Sick, yet forced to serve food in Philly eateries
Two out of three restaurant workers in Philadelphia reported handling food while sick, according to a study released yesterday that is highly critical of the industry. The report, published by the Restaurant Opportunities Center United in conjunction with two other groups, says that 93 percent of restaurant workers do not have paid sick leave, causing many of them to work while they are ill. It also concludes that more than 90 percent of workers lack health benefits, and that there are wage disparities among demographics.
“I think of all employment groups, restaurant workers coming in sick makes the least sense because the danger of spreading it widely is much more likely,” said City Councilman Bill Greenlee, who co-sponsored legislation that would have required most employers to provide paid sick time. The legislation was vetoed by Mayor Michael Nutter.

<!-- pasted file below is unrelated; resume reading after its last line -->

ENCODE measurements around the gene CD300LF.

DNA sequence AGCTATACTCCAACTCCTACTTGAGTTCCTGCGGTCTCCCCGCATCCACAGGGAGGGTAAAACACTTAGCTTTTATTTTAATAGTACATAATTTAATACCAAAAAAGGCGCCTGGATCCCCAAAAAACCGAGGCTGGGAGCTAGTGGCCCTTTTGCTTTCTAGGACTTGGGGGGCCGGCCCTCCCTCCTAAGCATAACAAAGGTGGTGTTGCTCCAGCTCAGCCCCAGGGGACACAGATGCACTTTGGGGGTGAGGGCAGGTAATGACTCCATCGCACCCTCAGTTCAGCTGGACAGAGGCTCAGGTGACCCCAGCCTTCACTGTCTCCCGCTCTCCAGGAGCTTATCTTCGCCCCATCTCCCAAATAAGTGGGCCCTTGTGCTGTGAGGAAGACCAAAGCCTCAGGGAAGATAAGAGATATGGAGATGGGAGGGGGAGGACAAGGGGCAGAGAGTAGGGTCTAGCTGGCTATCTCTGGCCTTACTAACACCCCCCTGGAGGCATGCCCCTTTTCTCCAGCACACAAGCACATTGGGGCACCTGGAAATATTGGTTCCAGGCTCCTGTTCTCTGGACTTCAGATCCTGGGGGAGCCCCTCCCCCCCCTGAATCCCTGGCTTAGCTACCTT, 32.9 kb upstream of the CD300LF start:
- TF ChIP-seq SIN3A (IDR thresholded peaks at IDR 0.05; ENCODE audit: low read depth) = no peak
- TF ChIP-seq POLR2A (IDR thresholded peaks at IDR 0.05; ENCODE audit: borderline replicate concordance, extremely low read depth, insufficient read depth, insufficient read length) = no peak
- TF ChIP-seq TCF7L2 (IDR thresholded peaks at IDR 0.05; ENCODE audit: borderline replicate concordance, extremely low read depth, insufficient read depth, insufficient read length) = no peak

The restaurant association disagreed with the report, claiming it is an effort to help organize workers.
“This group has formed chapters in other cities and they come out with virtually the same report,” said Patrick Conroy, president and CEO of the Pennsylvania Restaurant and Lodging Association.
Yet some workers claim the report is right on target. Jason, a local restaurant worker who declined to give his last name, said he has worked in the industry for 15 years. He said he has never received paid sick days or medical benefits.
Greenlee said he plans to reintroduce the paid sick leave legislation and hopes the report highlights the “unfair” conditions workers face.
Stabbed by an oyster knife
One restaurant worker, who asked that his name be withheld, has worked in the industry for eight years and said employees often are victims of verbal and physical abuse.
“I’ve had people throw things at me, flip my entire work station. I got stabbed in the hand with a oyster knife by an owner,” he said.
The 27-year-old who is currently a line cook said he believes much of the abuse is a result of alcohol and drug abuse.
Most of the incidents, he said, go unreported.
“It’s not behind closed doors, it’s usually in the middle of the kitchen with 15 to 20 people seeing it happen. You don’t really report things like that,” he said. “There’s really no one to report it to. Most restaurants don’t have [human resources].”